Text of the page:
Today I’m pleased to be sharing my review for this thought provoking impressive debut novel on the last day of the blog tour organised by Rachel of Rachel’s Random Resources and Lightning Books. I’ve added the tour poster below so that you can see the other blog sites to visit. Thank you to the publisher for a digital review copy – my thoughts are my own and not influenced by the gift.
Galina was born into a world of horrors. So why does she mourn its passing?
It is December 1941, and eight-year-old Galina and her friend Vera are caught in the siege of Leningrad, eating wallpaper soup and dead rats. Galina’s artist father Mikhail has been kept away from the front to help save the treasures of the Hermitage. Its cellars could provide a safe haven, as long as Mikhail can survive the perils of a commission from one of Stalin’s colonels.
Three decades on, Galina is a teacher at the Leningrad Art Institute. What ought to be a celebratory weekend at her forest dacha turns sour when she makes an unwelcome discovery. The painting she starts that day will hold a grim significance for the rest of her life, as the old Soviet Union makes way for the new Russia and her world changes out of all recognition.
Warm, wise and utterly enthralling, Molly Gartland’s debut novel guides us from the old communist era, with its obvious terrors and its more surprising comforts, into the bling of 21st-century St Petersburg. Galina’s story is an insightful meditation on ageing and nostalgia as well as a compelling page-turner.
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As regular readers of my blog may notice, I have been reading and reviewing a large number of books set in the last century and especially with links to the history of World War 2. However, this is the first one set in the USSR/Russia.
The opening chapters are heartbreaking. We are currently in the midst of a global pandemic but the way Molly Gartland brings the siege of Leningrad to life, makes you realise how different our lockdown experience has been. Parents starving to death to try to save the lives of their children and eating the wallpaper paste off the walls as a gruel. Moving to the Hermitage offers Galina the opportunity to survive the siege if her father can paint a portrait of the children of a senior Army figure in time. Hearing the description of rat and cat stews whilst her father paints a plump son of the Army hierarchy shows the contrast in the lives of the various children of the Soviet Union.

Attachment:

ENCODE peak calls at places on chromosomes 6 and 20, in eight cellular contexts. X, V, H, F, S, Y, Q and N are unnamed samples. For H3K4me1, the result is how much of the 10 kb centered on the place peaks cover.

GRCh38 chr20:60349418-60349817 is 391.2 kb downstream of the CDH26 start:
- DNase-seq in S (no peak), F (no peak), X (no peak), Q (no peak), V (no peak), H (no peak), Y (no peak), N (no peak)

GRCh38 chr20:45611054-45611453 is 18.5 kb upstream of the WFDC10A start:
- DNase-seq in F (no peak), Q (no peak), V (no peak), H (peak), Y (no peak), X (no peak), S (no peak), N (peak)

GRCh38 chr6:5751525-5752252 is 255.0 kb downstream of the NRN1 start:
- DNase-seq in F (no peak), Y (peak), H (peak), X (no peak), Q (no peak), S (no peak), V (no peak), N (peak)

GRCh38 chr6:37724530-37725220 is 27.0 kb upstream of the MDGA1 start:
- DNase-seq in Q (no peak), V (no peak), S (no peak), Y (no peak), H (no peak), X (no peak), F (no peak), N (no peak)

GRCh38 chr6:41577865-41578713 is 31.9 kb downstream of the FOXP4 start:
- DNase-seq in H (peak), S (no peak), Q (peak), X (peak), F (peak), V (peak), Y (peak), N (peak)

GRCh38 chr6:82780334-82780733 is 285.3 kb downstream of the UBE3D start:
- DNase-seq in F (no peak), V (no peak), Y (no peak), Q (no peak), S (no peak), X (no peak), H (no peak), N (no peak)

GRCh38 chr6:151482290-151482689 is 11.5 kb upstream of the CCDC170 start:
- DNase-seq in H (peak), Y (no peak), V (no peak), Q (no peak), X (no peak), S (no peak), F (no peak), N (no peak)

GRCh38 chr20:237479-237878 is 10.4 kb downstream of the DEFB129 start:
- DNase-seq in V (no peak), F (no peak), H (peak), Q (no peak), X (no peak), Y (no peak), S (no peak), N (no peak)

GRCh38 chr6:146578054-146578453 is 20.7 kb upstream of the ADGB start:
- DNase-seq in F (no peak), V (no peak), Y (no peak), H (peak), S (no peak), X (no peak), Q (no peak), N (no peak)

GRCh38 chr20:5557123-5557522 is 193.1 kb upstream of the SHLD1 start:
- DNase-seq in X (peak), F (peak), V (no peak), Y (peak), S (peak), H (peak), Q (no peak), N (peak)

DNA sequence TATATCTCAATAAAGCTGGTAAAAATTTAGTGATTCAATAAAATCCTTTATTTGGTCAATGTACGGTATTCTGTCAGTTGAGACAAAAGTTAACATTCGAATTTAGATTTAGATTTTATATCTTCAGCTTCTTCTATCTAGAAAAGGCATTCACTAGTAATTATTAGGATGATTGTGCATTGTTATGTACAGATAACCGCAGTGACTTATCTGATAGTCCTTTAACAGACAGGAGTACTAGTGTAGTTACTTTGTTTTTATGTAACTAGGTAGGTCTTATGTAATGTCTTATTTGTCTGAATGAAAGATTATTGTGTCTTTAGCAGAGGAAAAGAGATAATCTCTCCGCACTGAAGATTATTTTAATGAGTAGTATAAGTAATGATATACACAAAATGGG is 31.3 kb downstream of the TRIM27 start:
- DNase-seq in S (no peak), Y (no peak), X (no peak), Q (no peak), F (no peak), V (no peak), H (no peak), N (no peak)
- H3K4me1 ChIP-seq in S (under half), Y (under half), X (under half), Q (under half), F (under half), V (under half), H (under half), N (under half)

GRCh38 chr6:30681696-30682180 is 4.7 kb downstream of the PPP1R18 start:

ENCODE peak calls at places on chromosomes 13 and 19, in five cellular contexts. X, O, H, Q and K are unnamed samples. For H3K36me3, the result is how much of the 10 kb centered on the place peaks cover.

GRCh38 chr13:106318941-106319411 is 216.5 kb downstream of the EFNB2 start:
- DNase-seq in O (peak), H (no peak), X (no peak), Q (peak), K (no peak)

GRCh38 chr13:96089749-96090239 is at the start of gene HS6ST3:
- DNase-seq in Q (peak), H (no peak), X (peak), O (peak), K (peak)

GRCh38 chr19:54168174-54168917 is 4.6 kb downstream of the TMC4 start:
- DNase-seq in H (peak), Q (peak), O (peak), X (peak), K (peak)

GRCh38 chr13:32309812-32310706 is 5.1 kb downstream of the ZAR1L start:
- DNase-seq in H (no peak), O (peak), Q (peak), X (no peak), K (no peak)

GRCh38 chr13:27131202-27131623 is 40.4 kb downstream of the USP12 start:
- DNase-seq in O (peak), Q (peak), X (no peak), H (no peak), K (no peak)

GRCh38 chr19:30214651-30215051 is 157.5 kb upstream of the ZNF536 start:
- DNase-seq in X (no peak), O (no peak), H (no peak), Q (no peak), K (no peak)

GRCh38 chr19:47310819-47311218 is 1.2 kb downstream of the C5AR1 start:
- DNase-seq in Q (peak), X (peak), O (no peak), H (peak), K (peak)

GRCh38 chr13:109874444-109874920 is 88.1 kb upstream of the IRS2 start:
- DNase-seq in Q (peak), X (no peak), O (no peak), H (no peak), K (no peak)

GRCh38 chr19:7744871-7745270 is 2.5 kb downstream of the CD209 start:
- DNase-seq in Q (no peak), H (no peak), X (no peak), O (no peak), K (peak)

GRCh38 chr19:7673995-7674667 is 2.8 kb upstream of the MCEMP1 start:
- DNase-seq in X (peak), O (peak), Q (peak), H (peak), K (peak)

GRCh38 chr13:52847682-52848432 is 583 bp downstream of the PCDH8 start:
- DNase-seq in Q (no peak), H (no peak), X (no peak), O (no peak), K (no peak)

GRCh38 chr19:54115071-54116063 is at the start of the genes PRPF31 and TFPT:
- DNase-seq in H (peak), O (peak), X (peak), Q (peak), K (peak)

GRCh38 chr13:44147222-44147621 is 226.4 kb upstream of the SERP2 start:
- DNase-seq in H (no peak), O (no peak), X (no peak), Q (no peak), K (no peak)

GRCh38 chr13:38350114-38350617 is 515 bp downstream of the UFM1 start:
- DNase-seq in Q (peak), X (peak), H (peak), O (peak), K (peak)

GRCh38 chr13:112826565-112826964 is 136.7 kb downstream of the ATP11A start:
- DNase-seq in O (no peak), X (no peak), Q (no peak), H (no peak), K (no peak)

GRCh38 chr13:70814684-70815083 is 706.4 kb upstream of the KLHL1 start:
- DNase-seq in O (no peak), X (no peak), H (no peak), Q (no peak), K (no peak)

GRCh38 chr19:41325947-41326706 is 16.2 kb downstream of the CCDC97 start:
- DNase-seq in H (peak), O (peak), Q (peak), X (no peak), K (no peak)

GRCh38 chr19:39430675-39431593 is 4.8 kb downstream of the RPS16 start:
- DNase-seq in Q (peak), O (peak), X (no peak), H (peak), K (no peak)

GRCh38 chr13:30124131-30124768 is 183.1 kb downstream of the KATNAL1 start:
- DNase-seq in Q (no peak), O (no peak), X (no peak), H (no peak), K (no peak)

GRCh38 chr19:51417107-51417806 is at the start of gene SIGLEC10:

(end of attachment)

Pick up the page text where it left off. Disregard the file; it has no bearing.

The story continues as Galina grows up, following in the creative footsteps of her artist father, and we meet her again as a mother of an 18 year old, then as grandmother and a great grandmother. During these times Leningrad has become St Petersburg and the grip of communism weakened as the Berlin Wall fell and the era of perestroika began. As a Westerner I had assumed that life would be much improved as the changes occurred but as Molly explains via Galina and her family, this wasn’t actually the case for many people.
Thank you to Molly Gartland for writing this thought provoking book, inspired by a painting she bought. I look forward to reading more from Molly Gartland in the future, and have given her debut novel 5 stars.
Originally from Michigan, Molly Gartland worked in Moscow from 1994 to 2000 and has been fascinated by Russian culture ever since.
She has an MA in Creative Writing from St Mary’s University, Twickenham and lives in London.
The manuscript for her debut novel The Girl from the Hermitage was shortlisted for the Impress Prize and longlisted for the Mslexia Novel Competition, the Bath Novel Award and Grindstone Novel Award.
Social Media Links – @molbobolly Twitter